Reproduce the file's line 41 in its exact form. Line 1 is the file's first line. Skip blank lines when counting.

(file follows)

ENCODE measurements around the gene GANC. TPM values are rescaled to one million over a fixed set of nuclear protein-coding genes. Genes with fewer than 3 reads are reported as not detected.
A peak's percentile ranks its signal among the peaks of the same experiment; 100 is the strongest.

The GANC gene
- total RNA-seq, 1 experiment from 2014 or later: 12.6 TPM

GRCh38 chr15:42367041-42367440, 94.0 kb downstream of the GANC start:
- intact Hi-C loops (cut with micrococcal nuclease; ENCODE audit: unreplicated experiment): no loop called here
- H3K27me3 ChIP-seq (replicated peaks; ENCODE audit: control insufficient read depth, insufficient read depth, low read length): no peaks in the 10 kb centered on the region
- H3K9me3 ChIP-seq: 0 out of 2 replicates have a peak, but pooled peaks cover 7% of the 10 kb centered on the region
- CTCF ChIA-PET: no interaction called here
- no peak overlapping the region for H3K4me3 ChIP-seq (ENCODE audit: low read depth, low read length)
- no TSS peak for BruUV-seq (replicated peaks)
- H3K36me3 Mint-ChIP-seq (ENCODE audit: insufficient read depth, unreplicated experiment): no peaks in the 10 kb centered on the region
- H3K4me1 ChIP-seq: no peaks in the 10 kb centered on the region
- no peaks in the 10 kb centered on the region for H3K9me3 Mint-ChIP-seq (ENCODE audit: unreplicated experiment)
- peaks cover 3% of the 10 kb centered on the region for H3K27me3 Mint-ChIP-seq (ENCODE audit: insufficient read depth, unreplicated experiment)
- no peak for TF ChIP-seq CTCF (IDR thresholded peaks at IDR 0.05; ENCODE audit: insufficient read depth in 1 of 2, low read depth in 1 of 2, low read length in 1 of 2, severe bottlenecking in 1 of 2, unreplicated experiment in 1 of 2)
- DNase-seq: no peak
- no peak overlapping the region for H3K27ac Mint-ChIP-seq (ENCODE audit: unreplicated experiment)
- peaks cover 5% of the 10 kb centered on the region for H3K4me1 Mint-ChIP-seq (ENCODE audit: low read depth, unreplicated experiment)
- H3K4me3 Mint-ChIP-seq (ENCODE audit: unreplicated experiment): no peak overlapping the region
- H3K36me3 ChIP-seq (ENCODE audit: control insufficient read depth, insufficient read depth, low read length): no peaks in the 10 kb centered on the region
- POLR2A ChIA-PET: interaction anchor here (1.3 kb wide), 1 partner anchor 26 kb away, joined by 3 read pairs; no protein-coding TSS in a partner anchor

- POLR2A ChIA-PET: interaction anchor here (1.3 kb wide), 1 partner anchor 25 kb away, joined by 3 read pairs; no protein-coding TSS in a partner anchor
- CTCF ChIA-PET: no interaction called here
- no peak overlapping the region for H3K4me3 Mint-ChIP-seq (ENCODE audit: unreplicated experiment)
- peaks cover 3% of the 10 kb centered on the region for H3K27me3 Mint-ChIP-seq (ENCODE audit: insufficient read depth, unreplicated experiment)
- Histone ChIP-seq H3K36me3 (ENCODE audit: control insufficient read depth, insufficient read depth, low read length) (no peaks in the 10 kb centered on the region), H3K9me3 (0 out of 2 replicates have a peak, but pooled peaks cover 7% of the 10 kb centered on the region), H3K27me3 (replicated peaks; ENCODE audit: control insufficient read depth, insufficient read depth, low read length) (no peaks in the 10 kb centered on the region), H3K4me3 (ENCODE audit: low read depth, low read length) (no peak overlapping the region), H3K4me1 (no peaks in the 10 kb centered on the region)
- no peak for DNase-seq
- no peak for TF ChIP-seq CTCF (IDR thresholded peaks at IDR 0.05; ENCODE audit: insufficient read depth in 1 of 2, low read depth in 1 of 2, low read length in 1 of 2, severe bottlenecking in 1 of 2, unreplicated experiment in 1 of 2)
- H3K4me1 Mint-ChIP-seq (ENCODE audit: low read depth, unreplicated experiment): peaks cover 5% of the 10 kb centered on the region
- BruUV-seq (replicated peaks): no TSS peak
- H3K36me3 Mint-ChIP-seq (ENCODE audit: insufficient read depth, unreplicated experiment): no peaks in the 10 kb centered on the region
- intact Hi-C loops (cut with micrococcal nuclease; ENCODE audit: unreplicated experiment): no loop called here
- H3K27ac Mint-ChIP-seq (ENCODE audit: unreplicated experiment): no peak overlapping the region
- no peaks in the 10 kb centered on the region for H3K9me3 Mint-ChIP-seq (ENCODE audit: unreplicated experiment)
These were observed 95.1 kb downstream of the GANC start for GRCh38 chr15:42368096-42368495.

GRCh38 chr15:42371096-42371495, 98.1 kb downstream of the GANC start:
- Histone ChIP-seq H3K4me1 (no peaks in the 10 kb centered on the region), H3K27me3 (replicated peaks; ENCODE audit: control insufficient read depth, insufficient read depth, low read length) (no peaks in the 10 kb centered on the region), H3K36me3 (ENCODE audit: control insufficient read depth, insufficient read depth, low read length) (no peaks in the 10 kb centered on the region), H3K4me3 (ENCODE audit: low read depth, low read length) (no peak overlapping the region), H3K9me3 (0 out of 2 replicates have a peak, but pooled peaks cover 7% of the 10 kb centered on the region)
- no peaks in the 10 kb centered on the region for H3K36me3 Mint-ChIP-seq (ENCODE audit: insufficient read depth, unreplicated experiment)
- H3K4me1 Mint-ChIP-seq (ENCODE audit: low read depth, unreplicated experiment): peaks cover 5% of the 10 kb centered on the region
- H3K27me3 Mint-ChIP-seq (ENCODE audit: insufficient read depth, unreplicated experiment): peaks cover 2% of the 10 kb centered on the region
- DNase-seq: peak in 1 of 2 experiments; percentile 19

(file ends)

- H3K27me3 Mint-ChIP-seq (ENCODE audit: insufficient read depth, unreplicated experiment): peaks cover 2% of the 10 kb centered on the region